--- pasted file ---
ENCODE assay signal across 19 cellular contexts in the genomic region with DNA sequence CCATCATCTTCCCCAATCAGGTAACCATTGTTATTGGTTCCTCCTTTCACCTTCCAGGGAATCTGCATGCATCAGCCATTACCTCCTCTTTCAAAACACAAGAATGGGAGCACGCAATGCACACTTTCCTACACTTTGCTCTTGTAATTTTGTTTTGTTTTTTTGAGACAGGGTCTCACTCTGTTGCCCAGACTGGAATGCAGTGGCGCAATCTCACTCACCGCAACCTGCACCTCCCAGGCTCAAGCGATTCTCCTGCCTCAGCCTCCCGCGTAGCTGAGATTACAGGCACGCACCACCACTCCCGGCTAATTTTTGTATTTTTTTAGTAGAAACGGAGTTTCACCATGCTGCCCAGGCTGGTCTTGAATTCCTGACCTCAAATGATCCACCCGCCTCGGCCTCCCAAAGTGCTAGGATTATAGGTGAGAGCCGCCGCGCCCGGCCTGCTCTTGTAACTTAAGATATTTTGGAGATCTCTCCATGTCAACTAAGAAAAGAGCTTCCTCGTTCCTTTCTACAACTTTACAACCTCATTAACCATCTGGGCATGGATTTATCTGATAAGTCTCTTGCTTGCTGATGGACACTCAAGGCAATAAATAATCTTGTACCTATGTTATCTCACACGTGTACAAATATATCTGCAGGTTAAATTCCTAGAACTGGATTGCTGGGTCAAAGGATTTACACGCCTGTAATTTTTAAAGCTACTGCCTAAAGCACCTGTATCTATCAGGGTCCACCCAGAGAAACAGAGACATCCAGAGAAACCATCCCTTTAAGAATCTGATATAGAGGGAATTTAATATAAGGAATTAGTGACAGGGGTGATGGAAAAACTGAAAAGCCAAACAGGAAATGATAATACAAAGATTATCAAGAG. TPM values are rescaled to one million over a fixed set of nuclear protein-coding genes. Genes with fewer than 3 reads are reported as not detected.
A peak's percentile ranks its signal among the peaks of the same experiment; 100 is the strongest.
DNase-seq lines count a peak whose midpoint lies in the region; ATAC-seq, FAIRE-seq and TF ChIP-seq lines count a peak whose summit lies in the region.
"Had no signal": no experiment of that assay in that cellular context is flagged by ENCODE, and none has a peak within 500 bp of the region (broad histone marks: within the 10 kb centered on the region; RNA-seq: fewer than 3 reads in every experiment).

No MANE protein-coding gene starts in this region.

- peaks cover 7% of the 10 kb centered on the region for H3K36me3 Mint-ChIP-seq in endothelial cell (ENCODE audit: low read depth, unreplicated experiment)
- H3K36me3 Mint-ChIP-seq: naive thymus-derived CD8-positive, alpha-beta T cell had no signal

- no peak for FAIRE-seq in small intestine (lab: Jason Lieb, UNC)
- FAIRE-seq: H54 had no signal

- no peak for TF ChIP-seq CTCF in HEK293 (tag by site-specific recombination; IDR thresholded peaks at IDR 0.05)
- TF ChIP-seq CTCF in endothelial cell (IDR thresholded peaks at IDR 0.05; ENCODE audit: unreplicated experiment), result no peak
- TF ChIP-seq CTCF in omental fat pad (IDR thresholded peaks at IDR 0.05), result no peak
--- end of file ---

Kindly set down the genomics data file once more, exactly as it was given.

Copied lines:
ENCODE assay signal across 19 cellular contexts in the genomic region with DNA sequence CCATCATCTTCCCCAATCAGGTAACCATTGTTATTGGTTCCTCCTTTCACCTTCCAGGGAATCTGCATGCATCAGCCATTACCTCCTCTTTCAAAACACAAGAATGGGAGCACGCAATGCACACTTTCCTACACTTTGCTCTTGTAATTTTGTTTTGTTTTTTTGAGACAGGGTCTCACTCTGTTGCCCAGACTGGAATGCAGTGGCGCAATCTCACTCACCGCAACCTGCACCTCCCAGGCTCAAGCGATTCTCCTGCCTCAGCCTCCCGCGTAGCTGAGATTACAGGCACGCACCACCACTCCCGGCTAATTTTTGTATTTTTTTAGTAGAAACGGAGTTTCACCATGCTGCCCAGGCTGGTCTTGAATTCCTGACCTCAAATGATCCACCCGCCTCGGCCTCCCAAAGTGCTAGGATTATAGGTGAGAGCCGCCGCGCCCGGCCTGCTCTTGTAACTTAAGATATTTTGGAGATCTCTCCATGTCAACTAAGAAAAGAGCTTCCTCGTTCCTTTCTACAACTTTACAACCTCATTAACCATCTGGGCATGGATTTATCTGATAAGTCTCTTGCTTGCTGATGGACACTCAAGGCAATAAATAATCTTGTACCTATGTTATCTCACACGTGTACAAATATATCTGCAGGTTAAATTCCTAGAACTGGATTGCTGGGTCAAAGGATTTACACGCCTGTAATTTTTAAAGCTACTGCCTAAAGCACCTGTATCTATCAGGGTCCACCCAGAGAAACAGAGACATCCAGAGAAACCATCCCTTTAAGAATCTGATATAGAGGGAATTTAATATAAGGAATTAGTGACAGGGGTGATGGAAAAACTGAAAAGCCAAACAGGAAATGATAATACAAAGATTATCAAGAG. TPM values are rescaled to one million over a fixed set of nuclear protein-coding genes. Genes with fewer than 3 reads are reported as not detected.
A peak's percentile ranks its signal among the peaks of the same experiment; 100 is the strongest.
DNase-seq lines count a peak whose midpoint lies in the region; ATAC-seq, FAIRE-seq and TF ChIP-seq lines count a peak whose summit lies in the region.
"Had no signal": no experiment of that assay in that cellular context is flagged by ENCODE, and none has a peak within 500 bp of the region (broad histone marks: within the 10 kb centered on the region; RNA-seq: fewer than 3 reads in every experiment).

No MANE protein-coding gene starts in this region.

- peaks cover 7% of the 10 kb centered on the region for H3K36me3 Mint-ChIP-seq in endothelial cell (ENCODE audit: low read depth, unreplicated experiment)
- H3K36me3 Mint-ChIP-seq: naive thymus-derived CD8-positive, alpha-beta T cell had no signal

- no peak for FAIRE-seq in small intestine (lab: Jason Lieb, UNC)
- FAIRE-seq: H54 had no signal

- no peak for TF ChIP-seq CTCF in HEK293 (tag by site-specific recombination; IDR thresholded peaks at IDR 0.05)
- TF ChIP-seq CTCF in endothelial cell (IDR thresholded peaks at IDR 0.05; ENCODE audit: unreplicated experiment), result no peak
- TF ChIP-seq CTCF in omental fat pad (IDR thresholded peaks at IDR 0.05), result no peak